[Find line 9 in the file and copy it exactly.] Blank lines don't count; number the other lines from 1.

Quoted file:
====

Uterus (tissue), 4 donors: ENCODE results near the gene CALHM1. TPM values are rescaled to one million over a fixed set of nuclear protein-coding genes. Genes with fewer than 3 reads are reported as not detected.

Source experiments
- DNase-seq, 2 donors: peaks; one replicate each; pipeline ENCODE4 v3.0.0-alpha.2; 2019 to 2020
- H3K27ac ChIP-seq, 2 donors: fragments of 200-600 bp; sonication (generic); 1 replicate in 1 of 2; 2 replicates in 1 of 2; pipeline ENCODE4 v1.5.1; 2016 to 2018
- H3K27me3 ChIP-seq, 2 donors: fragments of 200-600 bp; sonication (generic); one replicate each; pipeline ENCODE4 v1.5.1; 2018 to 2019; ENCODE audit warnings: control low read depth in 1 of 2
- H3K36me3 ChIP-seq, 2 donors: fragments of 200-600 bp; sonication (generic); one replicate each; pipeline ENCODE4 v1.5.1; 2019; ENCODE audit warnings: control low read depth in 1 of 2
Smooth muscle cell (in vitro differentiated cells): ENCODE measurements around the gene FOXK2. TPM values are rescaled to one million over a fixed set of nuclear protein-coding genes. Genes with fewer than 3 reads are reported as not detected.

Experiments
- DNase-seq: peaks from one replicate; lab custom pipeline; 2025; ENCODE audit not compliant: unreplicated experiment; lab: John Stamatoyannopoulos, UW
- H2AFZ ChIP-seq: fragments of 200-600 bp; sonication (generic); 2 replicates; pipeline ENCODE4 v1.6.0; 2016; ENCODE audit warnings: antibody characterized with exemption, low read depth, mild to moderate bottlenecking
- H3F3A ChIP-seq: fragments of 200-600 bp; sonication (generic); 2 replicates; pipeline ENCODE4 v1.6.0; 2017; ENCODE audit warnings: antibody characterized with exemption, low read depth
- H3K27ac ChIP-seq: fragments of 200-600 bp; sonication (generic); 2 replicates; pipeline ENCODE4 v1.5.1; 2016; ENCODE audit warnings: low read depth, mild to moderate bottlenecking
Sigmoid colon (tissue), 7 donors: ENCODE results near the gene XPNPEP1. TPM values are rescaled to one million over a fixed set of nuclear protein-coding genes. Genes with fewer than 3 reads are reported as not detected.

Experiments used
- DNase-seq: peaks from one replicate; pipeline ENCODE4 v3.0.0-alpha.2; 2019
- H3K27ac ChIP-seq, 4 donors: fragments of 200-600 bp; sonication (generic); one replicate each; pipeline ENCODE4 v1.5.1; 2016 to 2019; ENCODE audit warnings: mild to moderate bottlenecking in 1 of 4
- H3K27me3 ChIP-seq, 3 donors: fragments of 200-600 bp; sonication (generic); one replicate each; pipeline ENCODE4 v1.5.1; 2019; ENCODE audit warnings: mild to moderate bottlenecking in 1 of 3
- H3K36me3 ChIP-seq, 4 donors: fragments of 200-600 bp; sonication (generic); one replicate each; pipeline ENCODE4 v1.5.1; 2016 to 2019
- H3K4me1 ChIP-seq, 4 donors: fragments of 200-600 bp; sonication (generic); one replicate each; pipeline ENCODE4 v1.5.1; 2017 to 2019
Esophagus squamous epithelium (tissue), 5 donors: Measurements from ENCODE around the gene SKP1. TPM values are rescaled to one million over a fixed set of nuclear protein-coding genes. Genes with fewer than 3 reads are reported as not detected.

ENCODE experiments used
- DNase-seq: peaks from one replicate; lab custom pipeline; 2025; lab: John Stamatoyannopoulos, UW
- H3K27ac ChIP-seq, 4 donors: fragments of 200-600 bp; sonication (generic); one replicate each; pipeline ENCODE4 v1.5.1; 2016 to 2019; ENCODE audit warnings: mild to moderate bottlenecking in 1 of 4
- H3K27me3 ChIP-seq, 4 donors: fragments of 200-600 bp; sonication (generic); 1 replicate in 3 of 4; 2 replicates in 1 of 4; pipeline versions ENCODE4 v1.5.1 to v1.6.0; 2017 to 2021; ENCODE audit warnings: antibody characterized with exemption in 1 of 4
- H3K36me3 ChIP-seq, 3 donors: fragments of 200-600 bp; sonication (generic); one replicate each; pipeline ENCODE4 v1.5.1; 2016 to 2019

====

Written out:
- DNase-seq: peaks from one replicate; lab custom pipeline; 2025; ENCODE audit not compliant: unreplicated experiment; lab: John Stamatoyannopoulos, UW